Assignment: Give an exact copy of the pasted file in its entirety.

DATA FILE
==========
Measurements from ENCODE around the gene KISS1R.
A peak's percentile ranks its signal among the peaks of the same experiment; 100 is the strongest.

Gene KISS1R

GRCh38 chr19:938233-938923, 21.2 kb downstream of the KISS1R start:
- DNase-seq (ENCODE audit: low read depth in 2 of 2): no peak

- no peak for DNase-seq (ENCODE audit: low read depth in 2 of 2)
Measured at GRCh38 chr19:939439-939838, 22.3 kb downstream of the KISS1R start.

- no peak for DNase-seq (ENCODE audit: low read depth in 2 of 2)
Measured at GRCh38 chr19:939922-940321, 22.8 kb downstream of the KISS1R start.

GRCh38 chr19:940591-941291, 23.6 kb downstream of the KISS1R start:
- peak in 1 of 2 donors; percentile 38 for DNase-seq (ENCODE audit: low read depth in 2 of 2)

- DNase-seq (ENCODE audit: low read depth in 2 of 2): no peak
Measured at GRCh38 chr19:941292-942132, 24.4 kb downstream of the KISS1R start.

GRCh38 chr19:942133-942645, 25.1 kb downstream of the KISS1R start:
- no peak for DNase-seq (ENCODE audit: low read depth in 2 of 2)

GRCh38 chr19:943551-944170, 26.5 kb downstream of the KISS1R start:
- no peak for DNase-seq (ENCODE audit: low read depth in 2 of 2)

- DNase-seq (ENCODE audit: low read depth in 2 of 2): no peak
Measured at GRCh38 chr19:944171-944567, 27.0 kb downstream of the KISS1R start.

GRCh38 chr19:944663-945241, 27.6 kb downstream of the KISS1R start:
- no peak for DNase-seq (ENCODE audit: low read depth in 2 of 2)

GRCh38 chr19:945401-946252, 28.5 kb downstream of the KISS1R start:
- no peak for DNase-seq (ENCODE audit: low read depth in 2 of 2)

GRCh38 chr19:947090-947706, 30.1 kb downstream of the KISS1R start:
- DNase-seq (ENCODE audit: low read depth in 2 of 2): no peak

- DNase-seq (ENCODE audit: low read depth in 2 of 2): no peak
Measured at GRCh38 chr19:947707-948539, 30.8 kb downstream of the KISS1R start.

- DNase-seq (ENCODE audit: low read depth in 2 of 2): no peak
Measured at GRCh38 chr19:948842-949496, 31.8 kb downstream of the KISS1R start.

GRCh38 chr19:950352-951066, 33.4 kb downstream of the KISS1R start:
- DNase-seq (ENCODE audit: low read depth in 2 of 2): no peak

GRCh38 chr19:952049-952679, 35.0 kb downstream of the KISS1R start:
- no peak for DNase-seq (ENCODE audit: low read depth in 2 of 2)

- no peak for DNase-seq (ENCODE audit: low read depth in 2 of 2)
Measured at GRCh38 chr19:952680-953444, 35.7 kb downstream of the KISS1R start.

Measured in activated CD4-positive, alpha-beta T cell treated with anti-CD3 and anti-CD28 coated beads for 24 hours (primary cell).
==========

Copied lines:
Measurements from ENCODE around the gene KISS1R.
A peak's percentile ranks its signal among the peaks of the same experiment; 100 is the strongest.

Gene KISS1R

GRCh38 chr19:938233-938923, 21.2 kb downstream of the KISS1R start:
- DNase-seq (ENCODE audit: low read depth in 2 of 2): no peak

- no peak for DNase-seq (ENCODE audit: low read depth in 2 of 2)
Measured at GRCh38 chr19:939439-939838, 22.3 kb downstream of the KISS1R start.

- no peak for DNase-seq (ENCODE audit: low read depth in 2 of 2)
Measured at GRCh38 chr19:939922-940321, 22.8 kb downstream of the KISS1R start.

GRCh38 chr19:940591-941291, 23.6 kb downstream of the KISS1R start:
- peak in 1 of 2 donors; percentile 38 for DNase-seq (ENCODE audit: low read depth in 2 of 2)

- DNase-seq (ENCODE audit: low read depth in 2 of 2): no peak
Measured at GRCh38 chr19:941292-942132, 24.4 kb downstream of the KISS1R start.

GRCh38 chr19:942133-942645, 25.1 kb downstream of the KISS1R start:
- no peak for DNase-seq (ENCODE audit: low read depth in 2 of 2)

GRCh38 chr19:943551-944170, 26.5 kb downstream of the KISS1R start:
- no peak for DNase-seq (ENCODE audit: low read depth in 2 of 2)

- DNase-seq (ENCODE audit: low read depth in 2 of 2): no peak
Measured at GRCh38 chr19:944171-944567, 27.0 kb downstream of the KISS1R start.

GRCh38 chr19:944663-945241, 27.6 kb downstream of the KISS1R start:
- no peak for DNase-seq (ENCODE audit: low read depth in 2 of 2)

GRCh38 chr19:945401-946252, 28.5 kb downstream of the KISS1R start:
- no peak for DNase-seq (ENCODE audit: low read depth in 2 of 2)

GRCh38 chr19:947090-947706, 30.1 kb downstream of the KISS1R start:
- DNase-seq (ENCODE audit: low read depth in 2 of 2): no peak

- DNase-seq (ENCODE audit: low read depth in 2 of 2): no peak
Measured at GRCh38 chr19:947707-948539, 30.8 kb downstream of the KISS1R start.

- DNase-seq (ENCODE audit: low read depth in 2 of 2): no peak
Measured at GRCh38 chr19:948842-949496, 31.8 kb downstream of the KISS1R start.

GRCh38 chr19:950352-951066, 33.4 kb downstream of the KISS1R start:
- DNase-seq (ENCODE audit: low read depth in 2 of 2): no peak

GRCh38 chr19:952049-952679, 35.0 kb downstream of the KISS1R start:
- no peak for DNase-seq (ENCODE audit: low read depth in 2 of 2)

- no peak for DNase-seq (ENCODE audit: low read depth in 2 of 2)
Measured at GRCh38 chr19:952680-953444, 35.7 kb downstream of the KISS1R start.

Measured in activated CD4-positive, alpha-beta T cell treated with anti-CD3 and anti-CD28 coated beads for 24 hours (primary cell).